True Tales of a White Muslim Woman

Nicole Ballivian’s latest short comedy film Joe & The Shawl 1 is based on Deonna Kelli Sayed’s “Contested Whiteness: True Tales of a White Muslim Woman 2.”

“Yes, the woman in the shawl?”

My American University film class professor would call this out when I’d raise my hand in class.

A chortle would burst out of my best friend Gary every time our professor would do this. He’d never call me by my name, always by my hijab.

“You all need to get rid of your hopes of ever becoming filmmakers because you’ll never make it,” the professor repeatedly told our class. Maybe he was deflecting his own midlife fears on us, but Gary and I were taking off for Los Angeles after graduation anyway, leaving that festering professor in the DC dust.

I went on to direct a feature film that traveled around the world on the fest circuit (and took me with it), I became a Sundance Screenwriter Fellow, but before that, I had hit the LA grounds running on crew for both studio and independent productions.

Those fast days seem long ago compared to the pandemic that has us at a halt, uniting us all in our sacrifice and pain - to one degree or another, depending on if your fate is mired in the injustice wreaking havoc on the poor and unemployed.

It’s also a pandemic that unites many Americans in hate, inquietude and entitlement.

But for both the compassionate and the haters, we all stand under the mercy of a government that gives billions of dollars to cruise lines while thousands of families line up for food every day of this plague.

As we sit in many forms of stagnancy, our identity still rushes more fluid, and the hyphens become more hyphenated for almost everyone. We’ve broken out of the one box we found ourselves stuck in during my college days. For most Muslims in the US, they’re no longer just an “American-(insert ethnicity) Muslim.”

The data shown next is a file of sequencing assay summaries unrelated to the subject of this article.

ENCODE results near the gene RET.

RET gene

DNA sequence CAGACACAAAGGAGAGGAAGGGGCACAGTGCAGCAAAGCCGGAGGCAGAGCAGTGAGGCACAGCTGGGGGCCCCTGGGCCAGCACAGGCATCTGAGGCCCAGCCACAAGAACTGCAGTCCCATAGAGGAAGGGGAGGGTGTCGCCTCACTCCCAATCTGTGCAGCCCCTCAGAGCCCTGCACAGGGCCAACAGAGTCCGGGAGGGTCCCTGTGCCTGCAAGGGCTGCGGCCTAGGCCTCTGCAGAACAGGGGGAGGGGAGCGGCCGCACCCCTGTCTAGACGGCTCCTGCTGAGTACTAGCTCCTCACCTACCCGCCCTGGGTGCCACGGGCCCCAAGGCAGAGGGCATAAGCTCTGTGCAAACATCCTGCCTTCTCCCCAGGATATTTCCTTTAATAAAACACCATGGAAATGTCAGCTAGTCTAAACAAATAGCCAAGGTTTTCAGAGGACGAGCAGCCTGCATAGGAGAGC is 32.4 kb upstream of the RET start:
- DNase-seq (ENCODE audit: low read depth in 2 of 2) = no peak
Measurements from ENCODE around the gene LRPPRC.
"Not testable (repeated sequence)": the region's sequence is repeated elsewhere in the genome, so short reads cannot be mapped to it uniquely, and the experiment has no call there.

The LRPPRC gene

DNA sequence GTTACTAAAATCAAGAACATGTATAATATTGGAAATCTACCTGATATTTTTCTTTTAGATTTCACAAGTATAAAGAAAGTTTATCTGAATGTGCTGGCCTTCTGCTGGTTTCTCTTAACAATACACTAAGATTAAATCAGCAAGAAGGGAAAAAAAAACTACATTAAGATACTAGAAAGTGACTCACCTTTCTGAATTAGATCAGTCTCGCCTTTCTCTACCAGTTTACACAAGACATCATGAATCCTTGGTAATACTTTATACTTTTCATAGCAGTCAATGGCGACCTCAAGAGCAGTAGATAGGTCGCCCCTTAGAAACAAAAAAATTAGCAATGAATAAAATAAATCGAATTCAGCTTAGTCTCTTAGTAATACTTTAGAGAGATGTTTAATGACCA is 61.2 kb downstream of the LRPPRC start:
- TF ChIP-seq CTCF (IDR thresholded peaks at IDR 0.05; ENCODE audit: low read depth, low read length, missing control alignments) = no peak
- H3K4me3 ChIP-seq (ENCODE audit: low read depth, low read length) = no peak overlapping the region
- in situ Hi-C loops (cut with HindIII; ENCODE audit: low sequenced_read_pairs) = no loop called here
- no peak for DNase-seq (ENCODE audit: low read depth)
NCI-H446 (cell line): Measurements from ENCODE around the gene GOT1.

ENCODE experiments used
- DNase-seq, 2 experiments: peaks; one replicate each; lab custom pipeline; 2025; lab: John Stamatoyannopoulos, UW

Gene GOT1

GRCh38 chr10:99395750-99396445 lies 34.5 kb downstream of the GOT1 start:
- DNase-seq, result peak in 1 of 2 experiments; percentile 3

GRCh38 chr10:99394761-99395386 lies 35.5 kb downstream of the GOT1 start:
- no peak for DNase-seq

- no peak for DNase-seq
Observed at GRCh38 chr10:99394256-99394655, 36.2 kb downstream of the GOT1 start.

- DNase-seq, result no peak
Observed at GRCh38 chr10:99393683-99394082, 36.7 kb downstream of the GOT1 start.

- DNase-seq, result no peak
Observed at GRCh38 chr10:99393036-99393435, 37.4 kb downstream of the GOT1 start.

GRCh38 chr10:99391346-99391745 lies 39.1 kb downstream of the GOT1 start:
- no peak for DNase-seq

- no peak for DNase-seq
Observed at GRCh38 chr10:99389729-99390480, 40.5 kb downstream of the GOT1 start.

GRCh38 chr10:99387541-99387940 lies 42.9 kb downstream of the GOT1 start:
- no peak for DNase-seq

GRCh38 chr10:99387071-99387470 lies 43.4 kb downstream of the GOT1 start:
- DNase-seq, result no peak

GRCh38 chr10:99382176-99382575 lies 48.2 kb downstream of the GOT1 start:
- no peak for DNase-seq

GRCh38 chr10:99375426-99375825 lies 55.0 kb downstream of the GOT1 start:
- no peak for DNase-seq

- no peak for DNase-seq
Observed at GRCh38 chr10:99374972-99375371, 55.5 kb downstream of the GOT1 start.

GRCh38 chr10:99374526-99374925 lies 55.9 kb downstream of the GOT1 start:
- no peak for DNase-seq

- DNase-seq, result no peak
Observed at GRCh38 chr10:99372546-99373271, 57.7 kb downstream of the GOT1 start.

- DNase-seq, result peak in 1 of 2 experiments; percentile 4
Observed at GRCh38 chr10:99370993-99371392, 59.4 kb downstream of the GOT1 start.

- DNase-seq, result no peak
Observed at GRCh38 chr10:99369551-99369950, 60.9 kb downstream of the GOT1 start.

When I found Deonna Kelli Sayed’s blog entitled “Contested Whiteness: True Tales of a White Muslim Woman” it made me laugh from my depths as people do when they read about similar crazy events the characters go through.

Deonna and I are the same age, I am an “unidentifiable Muslim”, considered “white” on face value, living post-hijab and having walked through different levels of life, love, marriage, divorce, children and the spirituality tied to these and independently.

The questions behind the humor in Joe & The Shawl’s story, which is based on Deonna’s true story ask:

Who is identified as “American” by Americans?

If a European-native component is required somewhere in that notion: What happens to the brain when this person encounters a white American Muslim?

Are these Muslims still “American” in the sense of being an equal compatriot, deserving of respect as a human being?

What is it like to be a white American Muslim when half the voters in the country, most of whom share a very similar Ancestry. com report as you, voted for a bigot who says “Islam hates us”, meaning “Muslims hate us”?

These questions do not lead to the statement that a “white Muslim struggle” is one that should be sympathized and advocated for, or that we should rally the masses and start to get intersectional over it. Rather it is an observation of the inner state of these Muslims’ dissimilation from the majority on more than one level.

One example is when you are hijab-less, you can hear the conversations without filters that people have about Muslims. Many of us have had to stop people from embarrassing themselves further as they share their xenophobic thoughts out loud. I once heard a conversation that involved talking ill about Muslims and they spoke in Spanish so that I couldn’t understand, which makes me laugh from the absurdity of it all. My Spanish is pretty fluent since I’m Latina.

Moraleja (moral of the story): a fantastic way to discuss all these very difficult, very awkward issues is through humor, which is what I did with Driving to Zigzigland, my feature comedy about the struggle of an immigrant Palestinian cab driver trying to be an actor in Los Angeles.

So a few years ago I emailed Deonna and asked if I could turn her hilarious story into a film.

Today, Deonna writes:

“No one plans to have a film on the festival circuit during a global pandemic. No one plans to debut a film about whiteness at a moment when whiteness is becoming more weaponized and dangerous. But, here we are.

The final result: a short film, Joe & The Shawl is now on the online film festival circuit.”

For more details visit:

1. Joe & The Shawl

2. Contested Whiteness: True Tales of a White Muslim Woman

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